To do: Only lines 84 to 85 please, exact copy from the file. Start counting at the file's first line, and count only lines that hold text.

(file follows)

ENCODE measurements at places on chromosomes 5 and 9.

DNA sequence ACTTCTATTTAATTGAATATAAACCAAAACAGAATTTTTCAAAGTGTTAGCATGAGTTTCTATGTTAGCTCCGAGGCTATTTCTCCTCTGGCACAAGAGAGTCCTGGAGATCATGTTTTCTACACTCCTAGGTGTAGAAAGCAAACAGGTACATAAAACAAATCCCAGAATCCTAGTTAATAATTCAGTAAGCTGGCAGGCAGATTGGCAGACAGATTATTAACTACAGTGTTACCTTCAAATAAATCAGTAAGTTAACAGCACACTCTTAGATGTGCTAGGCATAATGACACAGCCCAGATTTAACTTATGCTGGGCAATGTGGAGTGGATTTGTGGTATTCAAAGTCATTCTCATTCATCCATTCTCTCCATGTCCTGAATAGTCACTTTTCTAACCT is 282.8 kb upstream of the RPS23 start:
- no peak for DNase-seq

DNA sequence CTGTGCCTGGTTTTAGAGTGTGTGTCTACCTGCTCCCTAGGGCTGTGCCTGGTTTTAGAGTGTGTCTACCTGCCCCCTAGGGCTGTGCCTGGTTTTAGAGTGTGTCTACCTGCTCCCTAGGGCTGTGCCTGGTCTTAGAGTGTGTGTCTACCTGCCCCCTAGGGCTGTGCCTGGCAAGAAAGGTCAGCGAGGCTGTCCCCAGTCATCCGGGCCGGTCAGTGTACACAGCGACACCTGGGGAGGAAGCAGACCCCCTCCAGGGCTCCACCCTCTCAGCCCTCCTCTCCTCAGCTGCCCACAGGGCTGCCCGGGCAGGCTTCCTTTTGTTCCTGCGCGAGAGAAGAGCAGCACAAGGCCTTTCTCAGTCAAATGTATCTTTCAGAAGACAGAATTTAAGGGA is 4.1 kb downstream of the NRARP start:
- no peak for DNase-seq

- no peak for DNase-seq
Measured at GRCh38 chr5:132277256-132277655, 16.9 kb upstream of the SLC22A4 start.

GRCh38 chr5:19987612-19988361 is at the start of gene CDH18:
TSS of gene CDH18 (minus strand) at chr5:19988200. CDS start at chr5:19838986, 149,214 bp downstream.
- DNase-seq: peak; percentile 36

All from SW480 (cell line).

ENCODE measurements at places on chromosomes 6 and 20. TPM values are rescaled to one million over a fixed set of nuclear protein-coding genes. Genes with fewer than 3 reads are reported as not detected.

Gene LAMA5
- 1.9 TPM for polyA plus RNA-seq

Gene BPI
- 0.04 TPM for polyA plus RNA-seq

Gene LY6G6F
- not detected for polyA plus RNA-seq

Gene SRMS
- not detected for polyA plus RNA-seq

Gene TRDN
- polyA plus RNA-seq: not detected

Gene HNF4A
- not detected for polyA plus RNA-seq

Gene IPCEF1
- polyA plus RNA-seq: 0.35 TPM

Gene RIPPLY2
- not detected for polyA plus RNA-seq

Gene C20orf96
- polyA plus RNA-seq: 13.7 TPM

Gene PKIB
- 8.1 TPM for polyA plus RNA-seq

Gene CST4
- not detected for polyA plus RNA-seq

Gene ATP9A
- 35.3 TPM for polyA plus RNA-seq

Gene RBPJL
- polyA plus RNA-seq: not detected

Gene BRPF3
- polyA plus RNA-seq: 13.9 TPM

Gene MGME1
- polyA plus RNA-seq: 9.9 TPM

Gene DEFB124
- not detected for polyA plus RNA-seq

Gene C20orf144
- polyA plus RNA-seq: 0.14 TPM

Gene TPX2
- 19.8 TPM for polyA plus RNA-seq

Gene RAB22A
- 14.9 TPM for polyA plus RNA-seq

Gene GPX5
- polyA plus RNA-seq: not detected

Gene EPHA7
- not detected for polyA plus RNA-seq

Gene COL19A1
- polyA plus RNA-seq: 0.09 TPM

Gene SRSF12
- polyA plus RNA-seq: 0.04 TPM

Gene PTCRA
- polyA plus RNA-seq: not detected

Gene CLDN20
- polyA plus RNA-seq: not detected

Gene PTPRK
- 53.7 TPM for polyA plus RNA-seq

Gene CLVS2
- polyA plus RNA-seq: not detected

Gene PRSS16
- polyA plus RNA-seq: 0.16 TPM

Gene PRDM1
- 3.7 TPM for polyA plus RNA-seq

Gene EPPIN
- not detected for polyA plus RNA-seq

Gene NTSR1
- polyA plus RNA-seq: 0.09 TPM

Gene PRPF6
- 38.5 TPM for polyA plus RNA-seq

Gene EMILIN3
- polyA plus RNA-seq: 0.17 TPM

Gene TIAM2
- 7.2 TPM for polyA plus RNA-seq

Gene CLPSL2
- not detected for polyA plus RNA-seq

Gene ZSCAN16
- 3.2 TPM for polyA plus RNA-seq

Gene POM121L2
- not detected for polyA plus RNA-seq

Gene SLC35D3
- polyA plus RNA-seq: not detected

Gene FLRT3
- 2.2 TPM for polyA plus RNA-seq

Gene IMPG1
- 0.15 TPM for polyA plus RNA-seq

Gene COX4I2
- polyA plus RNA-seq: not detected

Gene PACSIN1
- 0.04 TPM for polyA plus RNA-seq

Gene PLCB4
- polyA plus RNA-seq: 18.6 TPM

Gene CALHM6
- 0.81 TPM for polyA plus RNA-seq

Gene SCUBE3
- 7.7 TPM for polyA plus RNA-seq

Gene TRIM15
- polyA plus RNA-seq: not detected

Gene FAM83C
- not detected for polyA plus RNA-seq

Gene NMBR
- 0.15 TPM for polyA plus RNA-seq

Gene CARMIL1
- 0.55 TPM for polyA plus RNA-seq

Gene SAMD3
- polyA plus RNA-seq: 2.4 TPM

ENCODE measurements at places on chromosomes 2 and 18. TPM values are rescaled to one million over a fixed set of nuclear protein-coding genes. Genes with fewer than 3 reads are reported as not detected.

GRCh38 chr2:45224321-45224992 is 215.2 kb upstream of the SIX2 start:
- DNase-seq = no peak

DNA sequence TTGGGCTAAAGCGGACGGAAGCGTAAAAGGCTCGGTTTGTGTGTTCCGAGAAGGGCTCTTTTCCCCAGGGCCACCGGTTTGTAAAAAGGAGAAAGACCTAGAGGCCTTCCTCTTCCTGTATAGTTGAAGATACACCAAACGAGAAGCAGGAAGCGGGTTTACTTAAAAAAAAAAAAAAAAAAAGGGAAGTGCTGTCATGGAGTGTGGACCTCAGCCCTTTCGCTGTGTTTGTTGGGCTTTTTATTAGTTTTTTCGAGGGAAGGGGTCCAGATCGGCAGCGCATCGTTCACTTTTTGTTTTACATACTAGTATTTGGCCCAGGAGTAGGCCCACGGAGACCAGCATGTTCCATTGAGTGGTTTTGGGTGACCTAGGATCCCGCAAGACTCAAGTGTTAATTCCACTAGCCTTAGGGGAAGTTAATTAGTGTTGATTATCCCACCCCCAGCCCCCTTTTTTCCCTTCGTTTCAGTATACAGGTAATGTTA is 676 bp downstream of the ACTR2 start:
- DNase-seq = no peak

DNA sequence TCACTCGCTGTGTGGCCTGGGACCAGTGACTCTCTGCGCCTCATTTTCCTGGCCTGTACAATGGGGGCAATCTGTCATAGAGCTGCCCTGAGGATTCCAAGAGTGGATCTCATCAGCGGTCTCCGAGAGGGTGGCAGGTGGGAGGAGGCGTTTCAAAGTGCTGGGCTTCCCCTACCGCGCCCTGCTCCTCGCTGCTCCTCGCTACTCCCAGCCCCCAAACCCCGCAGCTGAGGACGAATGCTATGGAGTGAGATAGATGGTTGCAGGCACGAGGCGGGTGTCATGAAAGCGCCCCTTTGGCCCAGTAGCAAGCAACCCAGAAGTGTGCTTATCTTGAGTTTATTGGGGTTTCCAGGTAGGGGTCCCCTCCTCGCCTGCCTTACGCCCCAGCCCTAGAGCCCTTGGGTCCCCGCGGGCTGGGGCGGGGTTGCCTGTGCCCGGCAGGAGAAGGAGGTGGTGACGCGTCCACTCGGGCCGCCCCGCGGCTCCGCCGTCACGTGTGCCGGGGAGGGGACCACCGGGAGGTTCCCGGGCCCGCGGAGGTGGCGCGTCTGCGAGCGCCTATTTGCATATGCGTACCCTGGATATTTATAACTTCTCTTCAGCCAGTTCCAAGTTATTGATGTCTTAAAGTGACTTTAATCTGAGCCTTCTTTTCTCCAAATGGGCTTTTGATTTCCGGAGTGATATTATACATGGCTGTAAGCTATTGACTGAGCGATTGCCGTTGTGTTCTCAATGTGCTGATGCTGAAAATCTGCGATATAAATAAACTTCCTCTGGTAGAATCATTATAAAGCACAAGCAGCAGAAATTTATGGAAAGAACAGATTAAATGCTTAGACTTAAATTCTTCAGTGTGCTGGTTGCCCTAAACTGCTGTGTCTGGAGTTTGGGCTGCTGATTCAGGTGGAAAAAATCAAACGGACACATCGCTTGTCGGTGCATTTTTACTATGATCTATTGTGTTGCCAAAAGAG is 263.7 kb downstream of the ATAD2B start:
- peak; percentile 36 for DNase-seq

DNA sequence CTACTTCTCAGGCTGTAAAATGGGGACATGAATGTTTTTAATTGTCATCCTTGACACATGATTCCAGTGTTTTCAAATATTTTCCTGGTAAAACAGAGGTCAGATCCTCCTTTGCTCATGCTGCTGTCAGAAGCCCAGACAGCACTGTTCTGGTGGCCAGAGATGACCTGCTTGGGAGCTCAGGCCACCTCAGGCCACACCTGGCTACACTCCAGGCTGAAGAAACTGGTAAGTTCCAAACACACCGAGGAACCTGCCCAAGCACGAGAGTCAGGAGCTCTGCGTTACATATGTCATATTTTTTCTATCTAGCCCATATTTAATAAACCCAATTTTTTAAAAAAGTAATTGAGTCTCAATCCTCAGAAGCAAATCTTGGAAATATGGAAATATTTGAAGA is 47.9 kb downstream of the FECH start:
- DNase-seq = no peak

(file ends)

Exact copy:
- 3.2 TPM for polyA plus RNA-seq

Gene POM121L2